Regular milk vs buttermilk
This topic is the perfect addition to the above topic. Both are great additions to a cake recipe, but they do make a difference in taste and overall chemistry of the cake. Regular milk adds richness and fluffiness to the cake. Buttermilk is slightly thicker than regular milk and has a slightly tangy flavor. Recipes that call for buttermilk usually include baking soda. Buttermilk is acidic, so it works to activate the baking soda. If you choose to use regular milk, make sure to use only baking powder or else your cake will have a bitter taste. Personally, I love the tangy flavor buttermilk adds to cake, so I would go with buttermilk 90% of the time.
Cake flour vs all purpose flour
Great cakes can be made with cake flour or all purpose flour, but there are definitely differences in texture when using one over the other. Cake flour is a fine flour that is about 7-9% protein. All purpose flour is a harder flour that is 10-12% protein. The protein content is important because that is what creates the gluten. You can think of gluten as the thing that allows bread to have that soft, springy texture. As you can probably guess, bread flour has the highest protein content among the 3 types of flour. Going back to cakes, the type of flour you want to use depends on the texture you want your cake to have. All purpose flour will make for a slightly denser cake than cake flour which is why a lot of recipes used cake flour. One kind of cake that uses all purpose flour is a pound cake! Cake flour forms less gluten when the cake batter is mixed. That’s why it’s crucial you don’t over mix cake batter because the more you mix it, the more gluten will form.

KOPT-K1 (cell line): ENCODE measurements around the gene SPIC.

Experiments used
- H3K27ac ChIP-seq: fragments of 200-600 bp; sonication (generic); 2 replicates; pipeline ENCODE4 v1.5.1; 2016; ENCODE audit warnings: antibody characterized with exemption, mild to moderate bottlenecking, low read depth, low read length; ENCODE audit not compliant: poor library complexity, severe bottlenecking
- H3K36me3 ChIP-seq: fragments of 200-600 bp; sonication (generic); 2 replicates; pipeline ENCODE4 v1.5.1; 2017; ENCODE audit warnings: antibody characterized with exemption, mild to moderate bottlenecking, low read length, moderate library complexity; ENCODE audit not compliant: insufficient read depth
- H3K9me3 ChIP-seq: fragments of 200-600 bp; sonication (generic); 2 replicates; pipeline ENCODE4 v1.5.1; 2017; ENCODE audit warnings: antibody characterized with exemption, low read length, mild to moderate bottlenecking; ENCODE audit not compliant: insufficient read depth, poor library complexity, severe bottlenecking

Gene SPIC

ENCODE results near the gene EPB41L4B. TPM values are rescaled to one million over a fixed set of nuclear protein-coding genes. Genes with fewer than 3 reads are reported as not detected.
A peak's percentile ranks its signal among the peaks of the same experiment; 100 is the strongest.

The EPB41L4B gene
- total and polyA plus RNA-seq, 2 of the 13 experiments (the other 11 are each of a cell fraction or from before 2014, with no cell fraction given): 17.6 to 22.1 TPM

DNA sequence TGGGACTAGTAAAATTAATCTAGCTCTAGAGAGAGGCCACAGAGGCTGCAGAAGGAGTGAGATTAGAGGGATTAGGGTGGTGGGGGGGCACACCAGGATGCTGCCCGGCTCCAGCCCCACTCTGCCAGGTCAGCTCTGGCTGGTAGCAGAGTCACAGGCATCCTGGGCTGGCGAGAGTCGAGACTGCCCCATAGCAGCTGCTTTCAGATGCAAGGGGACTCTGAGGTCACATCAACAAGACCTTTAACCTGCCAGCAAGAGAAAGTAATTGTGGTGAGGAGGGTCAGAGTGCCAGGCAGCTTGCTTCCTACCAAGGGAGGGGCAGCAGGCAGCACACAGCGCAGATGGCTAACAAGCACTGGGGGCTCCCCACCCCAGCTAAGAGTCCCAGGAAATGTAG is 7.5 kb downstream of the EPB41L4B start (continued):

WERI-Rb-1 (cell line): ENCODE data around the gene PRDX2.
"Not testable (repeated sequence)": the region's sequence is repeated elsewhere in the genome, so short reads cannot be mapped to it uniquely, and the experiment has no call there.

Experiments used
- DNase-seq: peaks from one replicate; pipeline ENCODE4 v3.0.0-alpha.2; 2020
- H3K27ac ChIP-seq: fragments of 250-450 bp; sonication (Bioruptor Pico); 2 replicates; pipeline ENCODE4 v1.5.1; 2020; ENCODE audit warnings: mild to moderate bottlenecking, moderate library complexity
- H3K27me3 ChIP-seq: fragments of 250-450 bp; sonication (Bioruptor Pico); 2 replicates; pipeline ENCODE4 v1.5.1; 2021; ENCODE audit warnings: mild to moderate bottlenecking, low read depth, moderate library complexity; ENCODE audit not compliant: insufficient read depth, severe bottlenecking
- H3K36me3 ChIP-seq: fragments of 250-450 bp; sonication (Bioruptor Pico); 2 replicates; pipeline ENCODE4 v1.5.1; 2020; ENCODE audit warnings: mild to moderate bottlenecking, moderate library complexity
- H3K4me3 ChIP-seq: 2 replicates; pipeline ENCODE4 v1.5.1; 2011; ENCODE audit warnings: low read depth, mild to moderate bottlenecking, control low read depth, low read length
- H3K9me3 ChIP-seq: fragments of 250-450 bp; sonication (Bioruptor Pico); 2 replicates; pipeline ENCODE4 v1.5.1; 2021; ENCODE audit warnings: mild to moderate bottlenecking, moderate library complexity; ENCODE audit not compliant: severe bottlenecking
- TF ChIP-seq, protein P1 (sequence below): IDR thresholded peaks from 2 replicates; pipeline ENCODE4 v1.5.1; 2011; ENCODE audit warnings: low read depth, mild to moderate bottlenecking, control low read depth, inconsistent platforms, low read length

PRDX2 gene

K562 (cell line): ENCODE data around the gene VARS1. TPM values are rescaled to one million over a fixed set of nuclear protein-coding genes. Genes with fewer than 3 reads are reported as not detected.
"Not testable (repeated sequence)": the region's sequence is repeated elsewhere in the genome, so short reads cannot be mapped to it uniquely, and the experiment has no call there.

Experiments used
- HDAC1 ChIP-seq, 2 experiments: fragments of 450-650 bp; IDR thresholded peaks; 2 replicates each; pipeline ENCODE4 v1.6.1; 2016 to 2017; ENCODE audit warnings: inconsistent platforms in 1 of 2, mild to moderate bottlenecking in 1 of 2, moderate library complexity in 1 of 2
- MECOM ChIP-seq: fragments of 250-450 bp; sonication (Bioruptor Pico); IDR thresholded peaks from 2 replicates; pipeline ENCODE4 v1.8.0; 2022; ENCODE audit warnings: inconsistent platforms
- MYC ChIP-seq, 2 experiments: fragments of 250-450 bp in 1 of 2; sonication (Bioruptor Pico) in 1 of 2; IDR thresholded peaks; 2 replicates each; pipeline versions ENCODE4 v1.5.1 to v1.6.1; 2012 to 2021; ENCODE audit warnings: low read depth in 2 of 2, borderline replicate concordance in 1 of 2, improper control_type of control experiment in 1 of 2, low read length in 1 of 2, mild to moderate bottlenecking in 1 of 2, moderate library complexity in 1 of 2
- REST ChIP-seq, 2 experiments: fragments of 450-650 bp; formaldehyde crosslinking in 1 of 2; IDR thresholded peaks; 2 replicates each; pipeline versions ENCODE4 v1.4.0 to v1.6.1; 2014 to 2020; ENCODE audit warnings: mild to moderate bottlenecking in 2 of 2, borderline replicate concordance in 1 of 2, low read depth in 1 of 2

I chose to use all purpose flour in this recipe because I thought it produced a great texture, and it made the recipe more accessible. I also simply just couldn’t find cake flour at my grocery store which I imagine is what a lot of people are going through right now. If you want a lighter cake, definitely substitute all purpose flour for cake flour. Substitute 1 cup + 2 tablespoons of cake flour for 1 cup of all purpose flour.
The importance of room temperature ingredients
A lot of cake recipes specify room temperature ingredients, and like many other people, I used to think that was just a suggestion, so I would throw in cold ingredients. But I now have a different perspective. In my first recipe test, my cake batter was very clumpy. First off, if you do get a clumpy batter, that is perfectly okay. The cake will just be a bit denser. The biggest reason for a clumpy batter is cold eggs. Cake batter is made by emulsifying fats and liquid, and when ingredients are at different temperatures, it’s hard for the batter to come together smoothly. To prevent this from happening, make sure to bring your eggs and milk up to room temperature before using.
Making my matcha cake
First prepare a 9 inch round cake pan. Grease the pan, line the bottom with parchment paper, and grease the top of the parchment paper. Next move your oven rack to the center of the oven and preheat to 350 degrees F. Now you’re ready to prepare your dry and wet ingredients. Mix all purpose flour, baking soda, baking powder, salt, and matcha powder together until well combined. Set aside. In another bowl, mix eggs, sugar, vanilla extract, canola oil, and buttermilk until well combined. Sift your dry ingredients into your wet ingredients. Whisk until a smooth batter forms. Pour batter into your prepared cake pan and tap on the counter a few times. This will get rid of some of the air bubbles. Bake for 35-40 minutes until a toothpick comes out clean. Cool fully at room temperature before topping with meringue. This can take up to an hour.